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Re: Discerning the "good" and the "bad" in others

Post by retrofuturist » Sun Mar 24, 2019 10:32 am

Greetings,

Thank you for sharing those sutta extracts DooDoot, especially as they show the context by which one should or should not judge another.

Here is another sutta, where truthfully discerning the qualities of oneself and another are central to determining how to engage others, as per this extract from the Khaggavisana Sutta...
Sn 1.3 wrote:If you gain a mature companion, a fellow traveler, right-living & wise, overcoming all dangers go with him, gratified, mindful.

If you don't gain a mature companion, a fellow traveler, right-living & wise, wander alone like a king renouncing his kingdom, like the elephant in the Matanga wilds, his herd.

We praise companionship — yes! Those on a par, or better, should be chosen as friends. If they're not to be found, living faultlessly, wander alone like a rhinoceros.
Metta,
Paul. :)
"The uprooting of identity is seen by the noble ones as pleasurable; but this contradicts what the whole world sees." (Snp 3.12)

"It is natural that one who knows and sees things as they really are is disenchanted and dispassionate." (AN 10.2)

“Truth does not change according to our ability to stomach it.” (Flannery O'Connor)

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Re: Discerning the "good" and the "bad" in others

Post by budo » Sun Mar 24, 2019 10:35 am

I agree that we should keep our gardens clean and simple, free from people who destroy the garden, or who want to add junk to the garden.

However, the Buddha says we should not see the object, but instead the process behind the object, so when we criticize or praise, we judge actions, not subjects.
“When one says: ‘All those who have not abandoned the fetter of being are beset by suffering, vexation, despair, and fever, and they have entered upon the wrong way,’ one thus disparages some. When one says: ‘All those who have abandoned the fetter of being are without suffering, vexation, despair, and fever, and they have entered upon the right way,’ one thus extols some. This is how there comes to be extolling and disparaging and failure to teach only the Dhamma.

“And how, bhikkhus, does there come to be neither extolling nor disparaging but teaching only the Dhamma? When one does not say: ‘All those engaged in the pursuit of the enjoyment of one whose pleasure is linked to sensual desires … have entered upon the wrong way,’ but says instead: ‘The pursuit is a state beset by suffering, vexation, despair, and fever, and it is the wrong way,’ then one teaches only the Dhamma. When one does not say: I All those disengaged from the pursuit of the enjoyment of one whose pleasure is linked to sensual desires … have entered upon the right way,’ but says instead: ‘The disengagement is a state without suffering, vexation, despair, and fever, and it is the right way,’ then one teaches only the Dhamma.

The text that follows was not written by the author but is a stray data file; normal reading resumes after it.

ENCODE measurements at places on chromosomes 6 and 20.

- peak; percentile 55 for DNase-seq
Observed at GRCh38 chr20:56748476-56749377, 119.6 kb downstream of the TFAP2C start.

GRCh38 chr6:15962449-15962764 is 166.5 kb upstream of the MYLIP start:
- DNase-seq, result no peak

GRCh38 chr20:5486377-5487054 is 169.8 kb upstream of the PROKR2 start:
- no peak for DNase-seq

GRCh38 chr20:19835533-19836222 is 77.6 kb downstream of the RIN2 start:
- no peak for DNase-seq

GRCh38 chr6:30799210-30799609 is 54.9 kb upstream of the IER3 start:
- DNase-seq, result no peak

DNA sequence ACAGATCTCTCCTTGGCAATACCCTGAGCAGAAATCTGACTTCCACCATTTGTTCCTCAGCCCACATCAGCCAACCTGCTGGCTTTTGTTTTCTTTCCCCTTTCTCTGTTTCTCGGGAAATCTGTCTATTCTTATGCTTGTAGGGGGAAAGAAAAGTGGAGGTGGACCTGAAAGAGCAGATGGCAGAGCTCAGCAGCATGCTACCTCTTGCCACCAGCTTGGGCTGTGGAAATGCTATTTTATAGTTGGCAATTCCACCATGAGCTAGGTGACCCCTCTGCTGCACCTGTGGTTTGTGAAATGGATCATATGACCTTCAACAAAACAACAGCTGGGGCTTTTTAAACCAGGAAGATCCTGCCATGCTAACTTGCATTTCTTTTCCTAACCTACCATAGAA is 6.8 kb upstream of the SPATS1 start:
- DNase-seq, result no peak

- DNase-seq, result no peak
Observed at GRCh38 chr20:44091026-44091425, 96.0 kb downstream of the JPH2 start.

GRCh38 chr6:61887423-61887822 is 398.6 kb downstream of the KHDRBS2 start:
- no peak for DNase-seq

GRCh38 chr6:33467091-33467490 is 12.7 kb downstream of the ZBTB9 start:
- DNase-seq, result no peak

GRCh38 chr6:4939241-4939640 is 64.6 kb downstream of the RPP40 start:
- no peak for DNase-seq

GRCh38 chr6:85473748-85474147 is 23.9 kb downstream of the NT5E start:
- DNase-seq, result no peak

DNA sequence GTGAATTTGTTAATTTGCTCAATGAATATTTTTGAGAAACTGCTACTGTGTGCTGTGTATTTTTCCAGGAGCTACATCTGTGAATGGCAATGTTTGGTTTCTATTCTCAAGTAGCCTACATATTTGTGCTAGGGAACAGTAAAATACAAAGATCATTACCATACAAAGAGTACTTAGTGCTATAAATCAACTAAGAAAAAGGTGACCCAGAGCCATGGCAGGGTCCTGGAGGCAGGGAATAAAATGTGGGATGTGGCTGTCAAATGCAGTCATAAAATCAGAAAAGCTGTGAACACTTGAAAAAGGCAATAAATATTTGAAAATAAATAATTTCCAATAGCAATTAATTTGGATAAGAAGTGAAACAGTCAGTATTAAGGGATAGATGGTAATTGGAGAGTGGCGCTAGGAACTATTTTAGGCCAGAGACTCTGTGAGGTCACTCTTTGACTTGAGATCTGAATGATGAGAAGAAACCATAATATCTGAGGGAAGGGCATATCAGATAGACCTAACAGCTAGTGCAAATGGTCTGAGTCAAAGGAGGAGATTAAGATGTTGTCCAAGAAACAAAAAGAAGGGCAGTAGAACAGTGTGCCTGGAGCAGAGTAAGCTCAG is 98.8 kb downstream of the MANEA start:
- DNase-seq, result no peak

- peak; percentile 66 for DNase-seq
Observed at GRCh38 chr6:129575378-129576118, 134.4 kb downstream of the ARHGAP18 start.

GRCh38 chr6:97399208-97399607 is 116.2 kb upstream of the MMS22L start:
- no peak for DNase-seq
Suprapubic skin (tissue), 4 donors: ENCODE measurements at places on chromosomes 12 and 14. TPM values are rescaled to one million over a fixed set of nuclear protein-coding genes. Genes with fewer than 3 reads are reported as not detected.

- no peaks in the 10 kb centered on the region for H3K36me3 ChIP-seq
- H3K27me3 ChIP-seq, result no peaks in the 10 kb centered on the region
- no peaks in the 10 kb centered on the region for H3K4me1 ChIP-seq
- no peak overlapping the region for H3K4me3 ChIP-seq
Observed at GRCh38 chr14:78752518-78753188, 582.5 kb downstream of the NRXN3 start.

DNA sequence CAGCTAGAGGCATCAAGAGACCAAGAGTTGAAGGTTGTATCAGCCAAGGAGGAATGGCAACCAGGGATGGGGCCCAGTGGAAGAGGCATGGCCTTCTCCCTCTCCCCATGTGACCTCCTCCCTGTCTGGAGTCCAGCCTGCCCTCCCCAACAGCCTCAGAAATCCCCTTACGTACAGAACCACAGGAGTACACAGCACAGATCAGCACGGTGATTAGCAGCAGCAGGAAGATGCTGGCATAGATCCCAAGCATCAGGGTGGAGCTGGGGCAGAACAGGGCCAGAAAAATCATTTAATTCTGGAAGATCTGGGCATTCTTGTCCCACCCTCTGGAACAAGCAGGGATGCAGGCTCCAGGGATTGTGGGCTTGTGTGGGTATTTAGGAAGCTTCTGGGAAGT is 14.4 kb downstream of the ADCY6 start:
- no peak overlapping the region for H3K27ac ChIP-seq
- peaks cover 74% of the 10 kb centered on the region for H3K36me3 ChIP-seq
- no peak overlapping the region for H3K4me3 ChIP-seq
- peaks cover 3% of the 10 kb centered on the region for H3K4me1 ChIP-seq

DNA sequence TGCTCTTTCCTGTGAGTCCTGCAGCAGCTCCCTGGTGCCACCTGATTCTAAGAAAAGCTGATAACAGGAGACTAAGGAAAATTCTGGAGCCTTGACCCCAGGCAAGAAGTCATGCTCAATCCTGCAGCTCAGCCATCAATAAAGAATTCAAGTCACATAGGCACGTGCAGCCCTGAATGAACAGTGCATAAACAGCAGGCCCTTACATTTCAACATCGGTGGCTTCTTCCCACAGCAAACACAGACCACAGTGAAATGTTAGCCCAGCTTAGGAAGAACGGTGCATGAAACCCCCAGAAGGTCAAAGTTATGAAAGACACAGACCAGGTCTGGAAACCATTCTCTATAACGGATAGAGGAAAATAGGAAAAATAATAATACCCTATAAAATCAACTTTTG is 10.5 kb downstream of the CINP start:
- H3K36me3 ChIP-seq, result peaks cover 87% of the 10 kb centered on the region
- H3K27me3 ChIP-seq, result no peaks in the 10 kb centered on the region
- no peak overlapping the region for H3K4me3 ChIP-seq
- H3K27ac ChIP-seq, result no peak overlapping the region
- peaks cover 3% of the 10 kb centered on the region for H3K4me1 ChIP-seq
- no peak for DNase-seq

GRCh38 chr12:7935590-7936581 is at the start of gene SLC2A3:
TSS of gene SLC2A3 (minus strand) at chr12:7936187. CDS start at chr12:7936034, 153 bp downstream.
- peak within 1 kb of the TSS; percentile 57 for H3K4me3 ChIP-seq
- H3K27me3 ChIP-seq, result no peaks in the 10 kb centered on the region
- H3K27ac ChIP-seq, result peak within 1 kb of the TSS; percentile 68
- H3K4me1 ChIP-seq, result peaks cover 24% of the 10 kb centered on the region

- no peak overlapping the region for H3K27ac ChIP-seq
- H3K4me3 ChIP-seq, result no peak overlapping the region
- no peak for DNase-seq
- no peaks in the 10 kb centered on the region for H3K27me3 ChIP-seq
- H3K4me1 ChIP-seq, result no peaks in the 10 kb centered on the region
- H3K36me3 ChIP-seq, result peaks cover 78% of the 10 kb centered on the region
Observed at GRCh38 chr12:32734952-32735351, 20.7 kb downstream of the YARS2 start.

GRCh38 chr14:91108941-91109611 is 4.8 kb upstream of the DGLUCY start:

“When one does not say: ‘All those engaged in the pursuit of self-mortification … have entered upon the wrong way,’ but says instead: ‘The pursuit is a state beset by suffering, vexation, despair, and fever, and it is the wrong way,’ then one teaches only the Dhamma. When one does not say: ‘All those disengaged from the pursuit of self-mortification … have entered upon the right way,’ but says instead: ‘The disengagement is a state without suffering, vexation, despair, and fever, and it is the right way,’ then one teaches only the Dhamma.
-MN 139

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Re: Discerning the "good" and the "bad" in others

Post by Bundokji » Sun Mar 24, 2019 12:20 pm

budo wrote:
Sun Mar 24, 2019 10:35 am
the Buddha says we should not see the object, but instead the process behind the object, so when we criticize or praise, we judge actions, not subjects.
Indeed. I remember a dhamma talk by Ajahn Brahm in which he emphasized the same distinction. He said there are bad/stupid actions, but not bad/stupid people.
And the Blessed One addressed the bhikkhus, saying: "Behold now, bhikkhus, I exhort you: All compounded things are subject to vanish. Strive with earnestness!"

This was the last word of the Tathagata.

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Re: Discerning the "good" and the "bad" in others

Post by chownah » Sun Mar 24, 2019 12:35 pm

I think this sutta quoting the buddha saying.....:
https://suttacentral.net/an6.44/en/sujato
And who is it that knows how to assess individuals?....
....
....
....Those who pass judgment on people harm themselves. I, or someone like me, may pass judgment on people.
.....is strong support for the quote in the original post which said:
Judging others as a "good person" or a "bad person" is not particularly emphasized in the Sutta Pitaka. Rather, examining oneself is more the emphasis.
Note that the claim is that judging is "not particularly emphasized" which I think is actually an understatement especially considering the sutta referenced above.

It seems that the sutta emphasis on judging people is that only someone like the buddha should do it and others will be harming themselves if they judge. This does not mean that we should discard the points of discernment about who we should hold in close association like the ones which retrofuturist has pointed out.
chownah

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Re: Discerning the "good" and the "bad" in others

Post by Srilankaputra » Sun Mar 24, 2019 5:12 pm

retrofuturist wrote:
Sun Mar 24, 2019 10:03 am
or to explain why you agree or do not agree that there's in scope in the Dhamma to apply judicious discernment, in order to assess as the actions of another as "good" or "bad".
A lion is not bad, but i wouldn't want to get in to a cage with one.